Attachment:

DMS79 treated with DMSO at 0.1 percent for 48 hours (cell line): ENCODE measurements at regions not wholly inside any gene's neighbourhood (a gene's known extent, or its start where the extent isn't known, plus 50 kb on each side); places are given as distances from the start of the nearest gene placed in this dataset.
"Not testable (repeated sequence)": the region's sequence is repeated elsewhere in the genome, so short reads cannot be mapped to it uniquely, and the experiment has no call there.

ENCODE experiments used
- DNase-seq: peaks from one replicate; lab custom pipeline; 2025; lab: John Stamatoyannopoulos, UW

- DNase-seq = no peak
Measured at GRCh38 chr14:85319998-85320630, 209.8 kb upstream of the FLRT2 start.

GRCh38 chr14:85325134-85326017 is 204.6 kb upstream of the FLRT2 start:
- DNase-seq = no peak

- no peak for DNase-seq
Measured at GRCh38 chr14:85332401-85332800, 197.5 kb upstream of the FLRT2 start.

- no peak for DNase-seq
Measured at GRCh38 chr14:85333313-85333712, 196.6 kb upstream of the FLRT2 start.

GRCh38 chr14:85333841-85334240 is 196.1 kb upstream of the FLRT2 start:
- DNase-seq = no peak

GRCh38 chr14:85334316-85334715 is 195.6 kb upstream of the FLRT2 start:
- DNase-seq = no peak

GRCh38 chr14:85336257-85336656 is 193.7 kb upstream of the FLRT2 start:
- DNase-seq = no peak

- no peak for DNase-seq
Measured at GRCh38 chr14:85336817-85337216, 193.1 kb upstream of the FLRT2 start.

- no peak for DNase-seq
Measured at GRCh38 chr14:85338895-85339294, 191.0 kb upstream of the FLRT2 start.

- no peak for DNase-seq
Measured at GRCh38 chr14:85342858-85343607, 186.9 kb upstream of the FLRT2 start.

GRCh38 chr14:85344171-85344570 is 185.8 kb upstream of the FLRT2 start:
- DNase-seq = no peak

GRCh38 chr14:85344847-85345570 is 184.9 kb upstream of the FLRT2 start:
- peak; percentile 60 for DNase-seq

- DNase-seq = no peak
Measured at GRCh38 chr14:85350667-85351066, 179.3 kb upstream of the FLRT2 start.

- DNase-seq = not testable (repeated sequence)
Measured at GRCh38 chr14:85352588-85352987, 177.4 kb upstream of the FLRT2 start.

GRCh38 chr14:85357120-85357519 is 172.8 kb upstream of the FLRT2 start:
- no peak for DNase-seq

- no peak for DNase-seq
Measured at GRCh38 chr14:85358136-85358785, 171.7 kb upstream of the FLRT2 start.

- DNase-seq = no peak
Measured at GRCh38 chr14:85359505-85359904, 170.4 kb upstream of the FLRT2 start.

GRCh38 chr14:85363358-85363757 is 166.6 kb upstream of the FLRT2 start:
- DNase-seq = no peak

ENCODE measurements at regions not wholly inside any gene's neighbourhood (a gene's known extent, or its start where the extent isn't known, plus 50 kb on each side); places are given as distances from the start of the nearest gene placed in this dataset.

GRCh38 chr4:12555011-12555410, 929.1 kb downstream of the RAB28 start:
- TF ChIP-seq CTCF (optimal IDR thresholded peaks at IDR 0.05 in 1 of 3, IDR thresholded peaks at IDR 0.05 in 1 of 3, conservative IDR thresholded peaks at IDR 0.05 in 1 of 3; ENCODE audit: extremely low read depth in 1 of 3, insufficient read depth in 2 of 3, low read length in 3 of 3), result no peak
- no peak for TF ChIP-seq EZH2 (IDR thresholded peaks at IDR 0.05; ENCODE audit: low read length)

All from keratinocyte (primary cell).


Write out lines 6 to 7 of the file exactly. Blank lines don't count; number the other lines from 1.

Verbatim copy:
Measured at GRCh38 chr14:85319998-85320630, 209.8 kb upstream of the FLRT2 start.

GRCh38 chr14:85325134-85326017 is 204.6 kb upstream of the FLRT2 start: